Education Week has a big new report on reading instruction. For example, here’s Liana Loewus on how reading is really being taught in schools:
Our new survey showed that 75 percent of teachers working with early readers teach three-cueing, an approach that tells students to take a guess when they come to a word they don’t know by using context, picture, and other clues, with only some attention to the letters.
Similarly, more than a quarter of teachers said they tell emerging readers that the first thing they should do when they come to a word they don’t know while reading is look at the pictures—even before they try to sound it out.
And Sarah Schwartz looks at the evidence behind and, in many cases, missing from popular reading programs.
Bellwether has a new deck out this week on rural schooling in America.
Dale Chu has an interesting look at the intersection of finance, choice, and accountability reforms in Indiana.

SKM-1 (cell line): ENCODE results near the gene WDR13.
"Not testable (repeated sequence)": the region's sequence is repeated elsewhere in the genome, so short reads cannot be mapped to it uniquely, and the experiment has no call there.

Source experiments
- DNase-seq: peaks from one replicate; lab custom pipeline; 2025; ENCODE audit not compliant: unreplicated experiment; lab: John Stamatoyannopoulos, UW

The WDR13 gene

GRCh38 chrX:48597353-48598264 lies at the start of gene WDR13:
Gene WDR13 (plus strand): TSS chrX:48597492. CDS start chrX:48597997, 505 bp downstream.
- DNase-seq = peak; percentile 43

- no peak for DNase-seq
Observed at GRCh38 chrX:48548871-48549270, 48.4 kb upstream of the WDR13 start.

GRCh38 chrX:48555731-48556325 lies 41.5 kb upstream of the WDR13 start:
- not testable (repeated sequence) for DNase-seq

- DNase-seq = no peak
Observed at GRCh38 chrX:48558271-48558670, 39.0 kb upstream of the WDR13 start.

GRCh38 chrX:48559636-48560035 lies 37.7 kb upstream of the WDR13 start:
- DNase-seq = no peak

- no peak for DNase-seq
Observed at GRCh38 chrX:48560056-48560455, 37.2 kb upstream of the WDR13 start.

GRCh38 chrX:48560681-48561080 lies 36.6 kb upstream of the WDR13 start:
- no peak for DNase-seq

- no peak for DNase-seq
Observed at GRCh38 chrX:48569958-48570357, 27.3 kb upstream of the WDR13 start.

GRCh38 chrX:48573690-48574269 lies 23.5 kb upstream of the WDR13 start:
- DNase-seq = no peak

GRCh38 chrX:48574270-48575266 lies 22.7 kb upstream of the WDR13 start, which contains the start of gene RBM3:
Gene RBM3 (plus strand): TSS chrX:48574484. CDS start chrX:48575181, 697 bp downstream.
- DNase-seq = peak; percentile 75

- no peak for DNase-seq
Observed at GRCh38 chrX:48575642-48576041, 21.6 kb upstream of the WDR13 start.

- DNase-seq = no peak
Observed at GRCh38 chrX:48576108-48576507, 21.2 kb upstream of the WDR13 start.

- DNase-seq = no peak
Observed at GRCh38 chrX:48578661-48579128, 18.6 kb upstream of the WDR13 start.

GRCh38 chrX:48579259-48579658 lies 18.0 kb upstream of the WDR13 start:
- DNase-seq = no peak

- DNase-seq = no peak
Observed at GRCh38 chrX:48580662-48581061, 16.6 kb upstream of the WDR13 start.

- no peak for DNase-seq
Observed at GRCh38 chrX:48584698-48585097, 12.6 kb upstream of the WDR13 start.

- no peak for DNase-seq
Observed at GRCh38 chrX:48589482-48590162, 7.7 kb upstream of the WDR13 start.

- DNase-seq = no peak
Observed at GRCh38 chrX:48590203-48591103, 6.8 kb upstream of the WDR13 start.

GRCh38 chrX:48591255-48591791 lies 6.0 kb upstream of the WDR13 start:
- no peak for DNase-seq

David Kirp writes, “The goal is not to lure high-schoolers into college with zero tuition, it’s to assure that those who do enroll graduate.”
James Shuls wants to ask what people mean when they say charter schools should be held to the “same standards” as traditional public schools.
As I warned earlier this week, we should be careful about ascribing Mississippi’s rising NAEP scores to any one thing. Here’s Todd Collins on Mississippi’s student retention policies.
Finally, this Matt Barnum and Gabrielle LeMarr LeMee Chalkbeat piece on GreatSchools.org is a must-read. It’s sparking a lot of debate over whether it’s better to share information that might not be perfect, or whether imperfect information will inevitably lead to imperfect decisions.
I don’t have a particular dog in that fight. I respect GreatSchools’ incredible reach–43 million annual site visitors!–and think the organization deserves praise for attempting to improve their ratings over time. The remaining flaws in their rankings–they’re still highly correlated with student demographic factors–are often true in other rating systems as well. Moreover, I’d much rather have a free rating system that’s open to all (and which is working to improve and reach all audiences) than no information at all. GreatSchools is waaaay better than relying on word-of-mouth or other snap judgments of the “best” schools in a neighborhood. We’ve seen what that looks like, even in today’s world, and it isn’t pretty.
–Guest post by Chad Aldeman